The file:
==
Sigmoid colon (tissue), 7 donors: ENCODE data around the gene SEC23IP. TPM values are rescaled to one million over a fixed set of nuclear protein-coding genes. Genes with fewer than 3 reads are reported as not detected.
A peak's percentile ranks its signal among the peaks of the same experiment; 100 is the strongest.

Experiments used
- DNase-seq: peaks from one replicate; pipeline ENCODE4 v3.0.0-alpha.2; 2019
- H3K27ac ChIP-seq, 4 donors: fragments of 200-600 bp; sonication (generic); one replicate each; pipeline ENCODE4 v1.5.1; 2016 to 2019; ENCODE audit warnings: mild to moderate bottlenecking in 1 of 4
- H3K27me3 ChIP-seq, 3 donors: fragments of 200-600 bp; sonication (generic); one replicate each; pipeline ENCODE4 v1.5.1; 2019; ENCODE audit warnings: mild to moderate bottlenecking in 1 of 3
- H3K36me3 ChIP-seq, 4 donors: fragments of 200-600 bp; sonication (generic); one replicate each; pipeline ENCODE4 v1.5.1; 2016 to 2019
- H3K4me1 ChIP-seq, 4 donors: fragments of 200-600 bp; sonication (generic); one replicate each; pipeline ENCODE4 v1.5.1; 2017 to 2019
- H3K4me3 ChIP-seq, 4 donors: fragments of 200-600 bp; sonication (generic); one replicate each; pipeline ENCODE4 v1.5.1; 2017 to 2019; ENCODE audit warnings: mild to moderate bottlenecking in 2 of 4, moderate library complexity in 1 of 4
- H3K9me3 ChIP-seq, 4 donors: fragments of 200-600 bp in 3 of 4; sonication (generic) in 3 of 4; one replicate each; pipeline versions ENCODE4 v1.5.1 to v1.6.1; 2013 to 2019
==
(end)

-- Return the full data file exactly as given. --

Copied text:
Sigmoid colon (tissue), 7 donors: ENCODE data around the gene SEC23IP. TPM values are rescaled to one million over a fixed set of nuclear protein-coding genes. Genes with fewer than 3 reads are reported as not detected.
A peak's percentile ranks its signal among the peaks of the same experiment; 100 is the strongest.

Experiments used
- DNase-seq: peaks from one replicate; pipeline ENCODE4 v3.0.0-alpha.2; 2019
- H3K27ac ChIP-seq, 4 donors: fragments of 200-600 bp; sonication (generic); one replicate each; pipeline ENCODE4 v1.5.1; 2016 to 2019; ENCODE audit warnings: mild to moderate bottlenecking in 1 of 4
- H3K27me3 ChIP-seq, 3 donors: fragments of 200-600 bp; sonication (generic); one replicate each; pipeline ENCODE4 v1.5.1; 2019; ENCODE audit warnings: mild to moderate bottlenecking in 1 of 3
- H3K36me3 ChIP-seq, 4 donors: fragments of 200-600 bp; sonication (generic); one replicate each; pipeline ENCODE4 v1.5.1; 2016 to 2019
- H3K4me1 ChIP-seq, 4 donors: fragments of 200-600 bp; sonication (generic); one replicate each; pipeline ENCODE4 v1.5.1; 2017 to 2019
- H3K4me3 ChIP-seq, 4 donors: fragments of 200-600 bp; sonication (generic); one replicate each; pipeline ENCODE4 v1.5.1; 2017 to 2019; ENCODE audit warnings: mild to moderate bottlenecking in 2 of 4, moderate library complexity in 1 of 4
- H3K9me3 ChIP-seq, 4 donors: fragments of 200-600 bp in 3 of 4; sonication (generic) in 3 of 4; one replicate each; pipeline versions ENCODE4 v1.5.1 to v1.6.1; 2013 to 2019